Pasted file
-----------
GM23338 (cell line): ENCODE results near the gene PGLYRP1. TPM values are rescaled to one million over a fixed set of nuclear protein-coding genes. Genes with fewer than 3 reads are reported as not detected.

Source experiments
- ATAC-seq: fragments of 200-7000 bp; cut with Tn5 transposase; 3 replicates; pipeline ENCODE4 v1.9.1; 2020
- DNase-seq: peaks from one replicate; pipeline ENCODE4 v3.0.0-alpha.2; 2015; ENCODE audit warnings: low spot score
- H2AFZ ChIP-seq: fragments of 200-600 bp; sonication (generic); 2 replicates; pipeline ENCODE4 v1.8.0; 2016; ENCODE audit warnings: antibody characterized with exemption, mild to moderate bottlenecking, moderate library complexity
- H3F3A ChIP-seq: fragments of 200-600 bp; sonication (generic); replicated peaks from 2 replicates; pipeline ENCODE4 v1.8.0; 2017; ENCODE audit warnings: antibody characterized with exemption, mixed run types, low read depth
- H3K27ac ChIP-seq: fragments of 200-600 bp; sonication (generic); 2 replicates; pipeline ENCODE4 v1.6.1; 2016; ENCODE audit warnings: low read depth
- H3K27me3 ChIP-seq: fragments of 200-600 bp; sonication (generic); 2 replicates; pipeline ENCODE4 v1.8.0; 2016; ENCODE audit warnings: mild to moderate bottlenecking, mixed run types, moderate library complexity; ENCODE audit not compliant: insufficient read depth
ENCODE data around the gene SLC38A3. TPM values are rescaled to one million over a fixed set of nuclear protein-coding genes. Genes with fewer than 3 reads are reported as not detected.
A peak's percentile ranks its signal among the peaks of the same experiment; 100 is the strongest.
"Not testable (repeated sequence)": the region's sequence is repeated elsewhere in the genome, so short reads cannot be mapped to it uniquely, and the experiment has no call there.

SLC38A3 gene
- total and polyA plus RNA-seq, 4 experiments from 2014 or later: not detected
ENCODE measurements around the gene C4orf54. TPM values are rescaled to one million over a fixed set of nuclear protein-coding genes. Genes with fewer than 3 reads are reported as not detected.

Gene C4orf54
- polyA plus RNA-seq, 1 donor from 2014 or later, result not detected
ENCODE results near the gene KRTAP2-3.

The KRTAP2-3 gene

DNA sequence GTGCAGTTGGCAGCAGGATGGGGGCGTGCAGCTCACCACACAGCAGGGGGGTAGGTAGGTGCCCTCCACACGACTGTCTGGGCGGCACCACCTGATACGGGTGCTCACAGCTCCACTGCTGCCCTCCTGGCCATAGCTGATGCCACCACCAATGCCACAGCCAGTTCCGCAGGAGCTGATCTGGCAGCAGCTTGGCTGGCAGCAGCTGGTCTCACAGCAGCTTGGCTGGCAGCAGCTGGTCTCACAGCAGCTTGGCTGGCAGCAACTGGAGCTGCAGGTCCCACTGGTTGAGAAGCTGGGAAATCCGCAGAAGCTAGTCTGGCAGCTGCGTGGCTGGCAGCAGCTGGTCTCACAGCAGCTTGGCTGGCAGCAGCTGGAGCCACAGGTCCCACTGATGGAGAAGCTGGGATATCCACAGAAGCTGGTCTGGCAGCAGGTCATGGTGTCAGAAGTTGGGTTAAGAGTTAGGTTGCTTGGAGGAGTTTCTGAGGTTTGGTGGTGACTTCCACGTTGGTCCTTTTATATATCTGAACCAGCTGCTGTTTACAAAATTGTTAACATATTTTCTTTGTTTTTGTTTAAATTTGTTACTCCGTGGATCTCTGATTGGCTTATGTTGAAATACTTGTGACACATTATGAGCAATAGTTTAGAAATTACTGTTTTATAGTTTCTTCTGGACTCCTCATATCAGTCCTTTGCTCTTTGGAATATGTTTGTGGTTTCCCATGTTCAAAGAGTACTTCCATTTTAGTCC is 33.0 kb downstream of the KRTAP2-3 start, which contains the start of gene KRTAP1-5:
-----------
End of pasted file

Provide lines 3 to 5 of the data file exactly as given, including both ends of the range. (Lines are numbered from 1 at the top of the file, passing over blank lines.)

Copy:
- ATAC-seq: fragments of 200-7000 bp; cut with Tn5 transposase; 3 replicates; pipeline ENCODE4 v1.9.1; 2020
- DNase-seq: peaks from one replicate; pipeline ENCODE4 v3.0.0-alpha.2; 2015; ENCODE audit warnings: low spot score
- H2AFZ ChIP-seq: fragments of 200-600 bp; sonication (generic); 2 replicates; pipeline ENCODE4 v1.8.0; 2016; ENCODE audit warnings: antibody characterized with exemption, mild to moderate bottlenecking, moderate library complexity